Jun 02, 2021 03:39 AM

China Steps Up Pressure on Financial Institutions to Limit Property Lending

China’s property loans grew by 10.5% year-on-year in the first four months in 2021, the slowest four-month growth in the past eight years.
China’s property loans grew by 10.5% year-on-year in the first four months in 2021, the slowest four-month growth in the past eight years.

China’s banking regulator is stepping up pressure on financial institutions to control the growth of real estate loans after it imposed a cap on property lending by big banks in December, according to an official of the China Banking and Insurance Regulatory Commission's (CBIRC).

Some medium to small regional banks are still seeking to gain market share while the big banks are reducing outstanding property loans as a proportion of total loans in compliance with the December order, Liu Zhongrui, a deputy director at the CBIRC statistics department, said Tuesday in a press briefing.

The commission will pay close attention to the growth of property loans and will identify and closely monitor banks with a high proportion of new property loans in their portfolios, Liu said. The policy is part of a government campaign to cool a roaring property market and prevent systemic risks in the financial system growing out of excessive real estate lending and speculative buying.

In addition, authorities plan to go after banks and intermediaries that inspectors found to be dodging regulations that bar the use of business loans to buy real estate, Liu said. In March, the CBIRC, the Ministry of Housing and Urban-Rural Development (MHURD) and the central bank ordered a nationwide inspection of business loans, targeting borrowers illicitly using individual or corporate business credit to speculate in the housing market.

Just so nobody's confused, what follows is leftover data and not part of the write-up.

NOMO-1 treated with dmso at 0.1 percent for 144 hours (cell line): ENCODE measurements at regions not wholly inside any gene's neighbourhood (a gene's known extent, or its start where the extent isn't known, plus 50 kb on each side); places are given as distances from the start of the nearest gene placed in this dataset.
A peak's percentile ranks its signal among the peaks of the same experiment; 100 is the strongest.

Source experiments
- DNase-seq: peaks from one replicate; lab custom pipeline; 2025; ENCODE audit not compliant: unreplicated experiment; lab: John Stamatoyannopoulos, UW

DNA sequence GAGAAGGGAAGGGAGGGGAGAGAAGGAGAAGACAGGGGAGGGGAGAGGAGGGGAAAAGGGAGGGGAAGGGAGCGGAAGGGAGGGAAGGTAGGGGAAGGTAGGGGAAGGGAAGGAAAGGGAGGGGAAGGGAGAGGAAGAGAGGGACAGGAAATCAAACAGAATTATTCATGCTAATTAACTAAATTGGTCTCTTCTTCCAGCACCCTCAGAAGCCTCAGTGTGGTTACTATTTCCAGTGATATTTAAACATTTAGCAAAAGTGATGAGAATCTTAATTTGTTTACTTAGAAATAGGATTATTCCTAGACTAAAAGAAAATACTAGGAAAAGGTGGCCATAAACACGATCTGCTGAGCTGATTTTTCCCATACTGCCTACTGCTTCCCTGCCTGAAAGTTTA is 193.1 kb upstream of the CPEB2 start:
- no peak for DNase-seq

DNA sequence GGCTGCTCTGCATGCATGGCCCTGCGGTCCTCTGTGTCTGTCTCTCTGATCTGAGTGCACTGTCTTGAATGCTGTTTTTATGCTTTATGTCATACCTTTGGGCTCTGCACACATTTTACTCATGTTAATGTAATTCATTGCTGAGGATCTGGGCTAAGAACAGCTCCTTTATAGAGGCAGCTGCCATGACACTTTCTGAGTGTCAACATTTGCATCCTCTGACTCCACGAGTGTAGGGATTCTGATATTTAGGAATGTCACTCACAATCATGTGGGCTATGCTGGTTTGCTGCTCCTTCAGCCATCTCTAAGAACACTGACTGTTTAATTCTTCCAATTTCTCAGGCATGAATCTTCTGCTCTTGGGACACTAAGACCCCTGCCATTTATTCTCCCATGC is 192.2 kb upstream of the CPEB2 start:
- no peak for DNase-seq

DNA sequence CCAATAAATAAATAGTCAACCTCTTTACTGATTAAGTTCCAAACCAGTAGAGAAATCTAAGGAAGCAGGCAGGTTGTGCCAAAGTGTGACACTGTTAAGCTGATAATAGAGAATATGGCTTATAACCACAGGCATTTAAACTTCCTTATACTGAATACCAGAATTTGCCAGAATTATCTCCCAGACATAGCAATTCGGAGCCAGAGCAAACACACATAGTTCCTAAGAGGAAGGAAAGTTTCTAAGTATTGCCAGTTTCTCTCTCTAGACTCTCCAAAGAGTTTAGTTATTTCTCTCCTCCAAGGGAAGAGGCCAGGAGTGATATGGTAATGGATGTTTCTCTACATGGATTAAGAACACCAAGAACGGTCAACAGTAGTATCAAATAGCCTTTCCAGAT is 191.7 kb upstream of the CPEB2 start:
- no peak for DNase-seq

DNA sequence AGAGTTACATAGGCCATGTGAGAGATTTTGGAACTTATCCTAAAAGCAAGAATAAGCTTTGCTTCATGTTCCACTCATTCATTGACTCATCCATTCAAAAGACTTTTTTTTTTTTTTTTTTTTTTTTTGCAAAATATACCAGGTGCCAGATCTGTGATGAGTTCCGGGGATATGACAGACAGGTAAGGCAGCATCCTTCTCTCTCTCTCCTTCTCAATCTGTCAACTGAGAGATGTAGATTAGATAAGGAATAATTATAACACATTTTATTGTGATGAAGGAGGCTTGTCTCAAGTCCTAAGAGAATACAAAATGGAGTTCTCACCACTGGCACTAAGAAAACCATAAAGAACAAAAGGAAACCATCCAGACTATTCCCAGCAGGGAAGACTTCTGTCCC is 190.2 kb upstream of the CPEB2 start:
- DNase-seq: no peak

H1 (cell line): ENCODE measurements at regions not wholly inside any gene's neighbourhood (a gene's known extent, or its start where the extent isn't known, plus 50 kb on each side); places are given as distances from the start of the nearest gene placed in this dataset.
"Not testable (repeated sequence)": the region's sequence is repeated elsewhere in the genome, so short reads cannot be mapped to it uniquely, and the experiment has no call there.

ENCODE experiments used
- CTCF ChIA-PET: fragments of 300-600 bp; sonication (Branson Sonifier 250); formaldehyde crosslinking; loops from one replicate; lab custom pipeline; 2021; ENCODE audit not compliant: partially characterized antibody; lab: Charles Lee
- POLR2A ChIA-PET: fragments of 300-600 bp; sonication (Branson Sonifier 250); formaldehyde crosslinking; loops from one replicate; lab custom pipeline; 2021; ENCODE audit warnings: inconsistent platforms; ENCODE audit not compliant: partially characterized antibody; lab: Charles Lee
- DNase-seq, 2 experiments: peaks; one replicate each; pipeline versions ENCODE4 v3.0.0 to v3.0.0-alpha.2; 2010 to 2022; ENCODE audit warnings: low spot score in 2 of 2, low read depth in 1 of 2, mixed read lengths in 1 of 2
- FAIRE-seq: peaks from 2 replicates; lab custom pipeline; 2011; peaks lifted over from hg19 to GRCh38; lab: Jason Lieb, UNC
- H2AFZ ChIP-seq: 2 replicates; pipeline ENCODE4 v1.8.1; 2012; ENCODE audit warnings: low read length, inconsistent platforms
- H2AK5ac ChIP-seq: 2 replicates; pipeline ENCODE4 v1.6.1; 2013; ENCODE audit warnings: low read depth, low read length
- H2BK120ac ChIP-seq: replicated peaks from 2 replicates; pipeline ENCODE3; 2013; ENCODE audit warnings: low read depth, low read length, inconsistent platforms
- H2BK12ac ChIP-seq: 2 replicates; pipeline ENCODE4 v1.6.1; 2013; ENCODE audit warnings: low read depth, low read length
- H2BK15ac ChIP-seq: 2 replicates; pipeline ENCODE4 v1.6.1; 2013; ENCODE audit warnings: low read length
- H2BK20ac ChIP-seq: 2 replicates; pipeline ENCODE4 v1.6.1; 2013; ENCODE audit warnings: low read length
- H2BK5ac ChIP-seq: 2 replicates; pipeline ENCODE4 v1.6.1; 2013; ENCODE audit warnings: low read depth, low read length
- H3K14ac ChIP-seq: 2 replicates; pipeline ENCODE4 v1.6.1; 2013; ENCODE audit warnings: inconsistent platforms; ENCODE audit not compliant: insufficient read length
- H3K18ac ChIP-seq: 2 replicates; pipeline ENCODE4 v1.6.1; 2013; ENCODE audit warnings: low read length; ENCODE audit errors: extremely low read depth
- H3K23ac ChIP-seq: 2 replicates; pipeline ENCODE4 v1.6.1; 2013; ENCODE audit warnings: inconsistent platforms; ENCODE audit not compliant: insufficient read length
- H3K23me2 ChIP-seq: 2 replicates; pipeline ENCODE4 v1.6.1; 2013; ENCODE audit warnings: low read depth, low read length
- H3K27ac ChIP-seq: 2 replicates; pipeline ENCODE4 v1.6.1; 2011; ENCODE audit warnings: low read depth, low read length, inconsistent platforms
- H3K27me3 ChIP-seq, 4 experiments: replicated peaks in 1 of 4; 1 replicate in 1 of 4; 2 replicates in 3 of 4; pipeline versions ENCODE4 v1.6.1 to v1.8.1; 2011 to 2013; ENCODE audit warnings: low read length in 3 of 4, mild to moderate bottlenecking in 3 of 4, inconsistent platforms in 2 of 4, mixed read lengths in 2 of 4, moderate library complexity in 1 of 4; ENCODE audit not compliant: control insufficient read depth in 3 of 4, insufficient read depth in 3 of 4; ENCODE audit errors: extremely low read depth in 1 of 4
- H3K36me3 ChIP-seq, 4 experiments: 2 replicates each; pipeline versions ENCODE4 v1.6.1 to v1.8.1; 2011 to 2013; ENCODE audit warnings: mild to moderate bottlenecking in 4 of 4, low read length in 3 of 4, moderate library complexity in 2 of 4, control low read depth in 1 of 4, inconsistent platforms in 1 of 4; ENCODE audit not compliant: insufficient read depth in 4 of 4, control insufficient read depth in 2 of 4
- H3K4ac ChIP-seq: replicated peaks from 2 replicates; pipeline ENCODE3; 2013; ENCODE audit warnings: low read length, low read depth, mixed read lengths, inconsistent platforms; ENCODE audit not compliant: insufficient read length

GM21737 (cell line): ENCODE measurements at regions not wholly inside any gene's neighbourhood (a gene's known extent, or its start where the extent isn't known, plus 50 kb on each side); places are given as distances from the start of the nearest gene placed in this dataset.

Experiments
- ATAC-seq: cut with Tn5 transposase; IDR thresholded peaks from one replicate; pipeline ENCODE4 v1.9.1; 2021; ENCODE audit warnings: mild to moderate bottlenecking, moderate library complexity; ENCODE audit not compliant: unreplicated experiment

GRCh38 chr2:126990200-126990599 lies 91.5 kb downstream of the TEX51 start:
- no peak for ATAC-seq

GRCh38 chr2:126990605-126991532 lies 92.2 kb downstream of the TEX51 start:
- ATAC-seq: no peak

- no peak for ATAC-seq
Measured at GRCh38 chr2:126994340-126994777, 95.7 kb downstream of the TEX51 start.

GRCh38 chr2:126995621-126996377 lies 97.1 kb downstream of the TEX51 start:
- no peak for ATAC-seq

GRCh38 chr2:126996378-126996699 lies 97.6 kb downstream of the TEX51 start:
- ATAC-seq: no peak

Inspections found that individuals and businesses tried various ways to evade regulatory requirements, Liu said. For example, some used bridge funds to buy houses and then applied for business loans to repay the bridge loans. Some borrowers moved business loans through several bank accounts to cover up the use of funds to buy houses.

Some banks were found to conduct insufficient pre-loan reviews and post-loan management, and some intermediaries helped package loan applications, providing bridge financing and assisting borrowers to bypass bank reviews, Liu said.

The CBIRC will work with MHURD and the central bank to closely monitor the inspection results and take regulatory actions against violating banks and intermediaries, Liu said. Borrowers that misused business loans will face reduced credit lines, withdraw of loans and blacklisting in credit records.

In December, the central bank and the CBIRC capped the ratio of outstanding property loans to total loans at 40% for China’s big four state-owned banks along with China Development Bank, Bank of Communications and Postal Savings Bank of China. The authorities placed a 32.5% limit on mortgages as a proportion of total loans. Smaller banks face even stricter caps.

As of the end of April, the ratio of total property loans decreased by 0.5 of a percentage point from the same period last year, reflecting the new limits on real estate lending, Liu said. All six large state-owned banks have reduced the ratios of property and mortgage loans, Liu said.

Property loans grew 10.5% year-on-year in the first four months in 2021, the slowest four-month expansion in the past eight years, said Liang Tao, vice chairman of the CBIRC. The problem of excessive flows of funds into the property market has "started to see a turnaround," Liang said.

The balance of real estate trusts decreased by 13.6% year-on-year at the end of April, and investment in real estate assets by wealth management funds fell by 36%, Liang said.

Contact reporter Denise Jia ( and editor Bob Simison (

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